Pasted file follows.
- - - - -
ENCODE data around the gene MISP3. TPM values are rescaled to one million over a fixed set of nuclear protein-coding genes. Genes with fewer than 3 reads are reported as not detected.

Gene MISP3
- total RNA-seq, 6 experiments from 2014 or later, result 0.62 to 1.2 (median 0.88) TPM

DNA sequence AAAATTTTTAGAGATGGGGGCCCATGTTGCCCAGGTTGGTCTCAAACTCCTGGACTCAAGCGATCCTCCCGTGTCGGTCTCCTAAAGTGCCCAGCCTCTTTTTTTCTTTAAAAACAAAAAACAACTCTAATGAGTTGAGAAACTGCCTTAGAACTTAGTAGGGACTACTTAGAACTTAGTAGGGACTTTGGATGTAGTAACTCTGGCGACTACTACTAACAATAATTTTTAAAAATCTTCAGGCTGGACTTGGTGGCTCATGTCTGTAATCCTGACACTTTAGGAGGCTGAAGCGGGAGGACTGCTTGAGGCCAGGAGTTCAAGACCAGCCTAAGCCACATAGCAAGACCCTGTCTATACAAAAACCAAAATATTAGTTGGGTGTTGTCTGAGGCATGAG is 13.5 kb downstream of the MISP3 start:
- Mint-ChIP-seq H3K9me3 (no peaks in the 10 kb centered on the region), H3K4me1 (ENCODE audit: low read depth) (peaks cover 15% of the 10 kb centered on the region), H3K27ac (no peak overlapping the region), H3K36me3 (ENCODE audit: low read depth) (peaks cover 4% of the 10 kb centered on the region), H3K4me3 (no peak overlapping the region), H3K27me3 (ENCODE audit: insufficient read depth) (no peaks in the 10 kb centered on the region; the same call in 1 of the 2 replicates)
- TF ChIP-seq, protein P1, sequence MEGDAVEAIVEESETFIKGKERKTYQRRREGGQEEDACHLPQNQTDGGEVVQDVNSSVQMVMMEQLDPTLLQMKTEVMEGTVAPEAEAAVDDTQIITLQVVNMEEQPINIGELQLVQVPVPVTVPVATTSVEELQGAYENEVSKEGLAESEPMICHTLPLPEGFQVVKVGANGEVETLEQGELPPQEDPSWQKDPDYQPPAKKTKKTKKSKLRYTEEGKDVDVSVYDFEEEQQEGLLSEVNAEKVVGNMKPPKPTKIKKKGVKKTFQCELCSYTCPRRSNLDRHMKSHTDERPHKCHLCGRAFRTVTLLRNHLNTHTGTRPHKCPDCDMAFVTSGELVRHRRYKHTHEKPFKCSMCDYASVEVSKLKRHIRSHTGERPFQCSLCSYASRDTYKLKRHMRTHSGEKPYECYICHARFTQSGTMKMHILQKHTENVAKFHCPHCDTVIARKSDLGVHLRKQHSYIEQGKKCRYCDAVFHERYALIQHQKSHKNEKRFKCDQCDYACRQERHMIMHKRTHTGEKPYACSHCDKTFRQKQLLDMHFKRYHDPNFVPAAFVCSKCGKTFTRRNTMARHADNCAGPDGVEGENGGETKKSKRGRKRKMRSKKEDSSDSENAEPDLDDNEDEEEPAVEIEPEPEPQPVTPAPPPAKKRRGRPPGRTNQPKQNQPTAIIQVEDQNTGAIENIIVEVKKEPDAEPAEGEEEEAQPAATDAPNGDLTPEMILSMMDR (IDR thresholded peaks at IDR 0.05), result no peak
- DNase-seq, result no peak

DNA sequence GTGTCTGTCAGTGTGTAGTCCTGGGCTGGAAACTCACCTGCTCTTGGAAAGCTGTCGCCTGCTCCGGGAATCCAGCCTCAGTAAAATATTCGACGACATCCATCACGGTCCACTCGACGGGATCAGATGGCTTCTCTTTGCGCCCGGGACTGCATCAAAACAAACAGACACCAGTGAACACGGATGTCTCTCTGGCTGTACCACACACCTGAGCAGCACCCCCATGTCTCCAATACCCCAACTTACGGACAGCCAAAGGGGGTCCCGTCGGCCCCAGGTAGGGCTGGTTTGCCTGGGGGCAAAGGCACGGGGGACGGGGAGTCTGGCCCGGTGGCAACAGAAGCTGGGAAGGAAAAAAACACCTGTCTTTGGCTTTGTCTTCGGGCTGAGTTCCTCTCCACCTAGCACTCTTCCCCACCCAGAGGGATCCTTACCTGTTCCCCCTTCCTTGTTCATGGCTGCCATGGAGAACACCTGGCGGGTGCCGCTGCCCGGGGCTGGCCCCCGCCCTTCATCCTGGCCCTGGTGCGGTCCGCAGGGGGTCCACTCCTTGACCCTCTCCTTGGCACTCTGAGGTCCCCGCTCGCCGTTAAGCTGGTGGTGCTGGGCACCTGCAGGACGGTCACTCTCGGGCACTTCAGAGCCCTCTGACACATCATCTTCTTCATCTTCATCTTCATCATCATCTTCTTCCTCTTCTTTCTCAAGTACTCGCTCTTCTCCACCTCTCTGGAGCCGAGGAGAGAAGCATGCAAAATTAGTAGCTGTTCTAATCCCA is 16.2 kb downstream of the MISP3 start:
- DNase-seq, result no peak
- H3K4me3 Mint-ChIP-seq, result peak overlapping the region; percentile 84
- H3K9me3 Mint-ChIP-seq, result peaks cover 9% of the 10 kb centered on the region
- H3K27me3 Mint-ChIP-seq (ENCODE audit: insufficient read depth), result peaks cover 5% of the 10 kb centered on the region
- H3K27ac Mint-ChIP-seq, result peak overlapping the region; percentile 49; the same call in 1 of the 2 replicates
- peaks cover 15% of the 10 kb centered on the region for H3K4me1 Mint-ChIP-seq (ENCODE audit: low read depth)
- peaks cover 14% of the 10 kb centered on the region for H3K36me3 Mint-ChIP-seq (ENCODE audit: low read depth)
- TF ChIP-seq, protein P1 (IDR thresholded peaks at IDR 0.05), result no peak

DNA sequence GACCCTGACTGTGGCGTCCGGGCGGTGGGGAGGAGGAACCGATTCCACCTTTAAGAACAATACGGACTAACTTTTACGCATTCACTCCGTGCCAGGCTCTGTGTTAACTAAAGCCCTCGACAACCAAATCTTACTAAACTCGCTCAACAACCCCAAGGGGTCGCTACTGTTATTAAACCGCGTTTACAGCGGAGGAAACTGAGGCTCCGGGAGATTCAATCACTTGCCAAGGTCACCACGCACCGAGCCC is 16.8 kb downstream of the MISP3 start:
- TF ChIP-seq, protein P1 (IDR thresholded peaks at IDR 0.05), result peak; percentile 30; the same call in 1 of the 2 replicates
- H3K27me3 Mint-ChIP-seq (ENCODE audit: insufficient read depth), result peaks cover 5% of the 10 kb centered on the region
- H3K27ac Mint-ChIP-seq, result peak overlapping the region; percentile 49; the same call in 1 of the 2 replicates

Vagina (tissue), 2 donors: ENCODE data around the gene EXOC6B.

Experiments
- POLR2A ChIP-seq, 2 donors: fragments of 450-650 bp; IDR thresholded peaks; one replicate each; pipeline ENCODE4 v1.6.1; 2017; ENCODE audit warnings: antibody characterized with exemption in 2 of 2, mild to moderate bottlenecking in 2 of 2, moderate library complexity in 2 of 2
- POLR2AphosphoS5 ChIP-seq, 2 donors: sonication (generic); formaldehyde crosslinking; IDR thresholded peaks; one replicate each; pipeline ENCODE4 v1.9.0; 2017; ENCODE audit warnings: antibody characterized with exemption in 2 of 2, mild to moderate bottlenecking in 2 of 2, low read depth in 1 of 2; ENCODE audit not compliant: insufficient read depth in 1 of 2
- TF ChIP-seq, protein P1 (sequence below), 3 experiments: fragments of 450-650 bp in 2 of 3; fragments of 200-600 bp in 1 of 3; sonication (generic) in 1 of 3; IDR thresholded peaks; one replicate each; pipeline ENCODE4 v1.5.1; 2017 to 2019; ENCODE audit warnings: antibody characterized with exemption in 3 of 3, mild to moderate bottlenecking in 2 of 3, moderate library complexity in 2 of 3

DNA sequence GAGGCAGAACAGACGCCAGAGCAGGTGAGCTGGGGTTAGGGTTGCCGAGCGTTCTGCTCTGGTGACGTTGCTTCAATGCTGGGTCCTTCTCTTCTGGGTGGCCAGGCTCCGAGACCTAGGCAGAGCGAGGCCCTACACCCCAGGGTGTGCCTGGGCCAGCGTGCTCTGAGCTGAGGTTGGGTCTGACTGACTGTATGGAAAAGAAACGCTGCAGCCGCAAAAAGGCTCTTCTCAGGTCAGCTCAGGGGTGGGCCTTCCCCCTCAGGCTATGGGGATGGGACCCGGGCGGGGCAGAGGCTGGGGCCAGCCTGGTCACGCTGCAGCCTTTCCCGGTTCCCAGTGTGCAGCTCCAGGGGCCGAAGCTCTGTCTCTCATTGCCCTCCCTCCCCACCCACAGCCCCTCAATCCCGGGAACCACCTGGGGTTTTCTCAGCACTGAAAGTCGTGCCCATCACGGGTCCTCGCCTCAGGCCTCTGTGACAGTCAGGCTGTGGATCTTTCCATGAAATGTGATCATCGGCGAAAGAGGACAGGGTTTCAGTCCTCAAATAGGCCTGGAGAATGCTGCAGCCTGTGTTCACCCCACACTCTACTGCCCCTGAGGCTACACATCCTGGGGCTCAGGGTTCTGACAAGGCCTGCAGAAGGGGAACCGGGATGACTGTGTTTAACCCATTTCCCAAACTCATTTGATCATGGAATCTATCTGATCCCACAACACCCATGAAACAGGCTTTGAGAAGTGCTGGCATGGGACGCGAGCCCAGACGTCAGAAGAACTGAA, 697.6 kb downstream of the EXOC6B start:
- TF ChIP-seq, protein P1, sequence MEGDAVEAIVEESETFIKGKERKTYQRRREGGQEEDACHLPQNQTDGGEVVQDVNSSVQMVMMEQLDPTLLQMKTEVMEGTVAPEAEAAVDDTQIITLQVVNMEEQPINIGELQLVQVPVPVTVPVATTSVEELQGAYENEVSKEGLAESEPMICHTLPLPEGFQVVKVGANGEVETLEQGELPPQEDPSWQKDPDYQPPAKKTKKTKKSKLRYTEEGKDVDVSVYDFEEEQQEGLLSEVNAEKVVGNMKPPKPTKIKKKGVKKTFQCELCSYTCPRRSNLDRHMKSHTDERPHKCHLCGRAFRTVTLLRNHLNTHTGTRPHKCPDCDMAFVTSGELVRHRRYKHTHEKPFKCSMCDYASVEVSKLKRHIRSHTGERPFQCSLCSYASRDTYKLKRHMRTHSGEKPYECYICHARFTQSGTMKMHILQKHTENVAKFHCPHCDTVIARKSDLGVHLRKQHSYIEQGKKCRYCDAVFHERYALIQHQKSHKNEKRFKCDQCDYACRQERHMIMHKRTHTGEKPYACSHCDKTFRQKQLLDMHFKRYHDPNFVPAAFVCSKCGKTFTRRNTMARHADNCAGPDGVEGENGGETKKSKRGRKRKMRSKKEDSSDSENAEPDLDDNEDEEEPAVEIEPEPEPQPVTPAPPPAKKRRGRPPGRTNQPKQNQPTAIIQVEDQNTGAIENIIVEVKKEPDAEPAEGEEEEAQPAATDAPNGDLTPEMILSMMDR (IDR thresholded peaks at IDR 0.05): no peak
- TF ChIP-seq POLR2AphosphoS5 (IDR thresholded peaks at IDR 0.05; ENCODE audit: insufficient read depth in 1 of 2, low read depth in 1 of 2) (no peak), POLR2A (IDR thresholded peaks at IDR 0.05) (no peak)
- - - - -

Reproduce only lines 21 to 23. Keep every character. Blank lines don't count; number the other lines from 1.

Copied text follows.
Vagina (tissue), 2 donors: ENCODE data around the gene EXOC6B.

Experiments
- POLR2A ChIP-seq, 2 donors: fragments of 450-650 bp; IDR thresholded peaks; one replicate each; pipeline ENCODE4 v1.6.1; 2017; ENCODE audit warnings: antibody characterized with exemption in 2 of 2, mild to moderate bottlenecking in 2 of 2, moderate library complexity in 2 of 2